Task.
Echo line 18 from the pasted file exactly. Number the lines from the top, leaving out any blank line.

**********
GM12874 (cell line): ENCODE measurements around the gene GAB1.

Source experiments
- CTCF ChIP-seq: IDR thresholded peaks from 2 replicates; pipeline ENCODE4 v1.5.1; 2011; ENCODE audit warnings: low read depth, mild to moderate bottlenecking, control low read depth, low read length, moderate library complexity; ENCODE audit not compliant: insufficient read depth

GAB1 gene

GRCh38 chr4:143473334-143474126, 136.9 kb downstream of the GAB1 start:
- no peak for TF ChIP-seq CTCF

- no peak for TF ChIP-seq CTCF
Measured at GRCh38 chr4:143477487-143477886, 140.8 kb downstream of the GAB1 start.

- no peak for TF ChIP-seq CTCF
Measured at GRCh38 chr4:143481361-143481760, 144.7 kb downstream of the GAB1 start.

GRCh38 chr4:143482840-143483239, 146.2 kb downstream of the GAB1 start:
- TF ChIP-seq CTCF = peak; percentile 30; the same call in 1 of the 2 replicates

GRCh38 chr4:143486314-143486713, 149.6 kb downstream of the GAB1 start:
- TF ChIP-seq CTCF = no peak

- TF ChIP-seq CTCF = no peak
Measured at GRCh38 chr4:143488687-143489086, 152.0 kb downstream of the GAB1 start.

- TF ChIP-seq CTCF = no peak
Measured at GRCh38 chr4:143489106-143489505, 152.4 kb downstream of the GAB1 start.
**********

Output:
Measured at GRCh38 chr4:143489106-143489505, 152.4 kb downstream of the GAB1 start.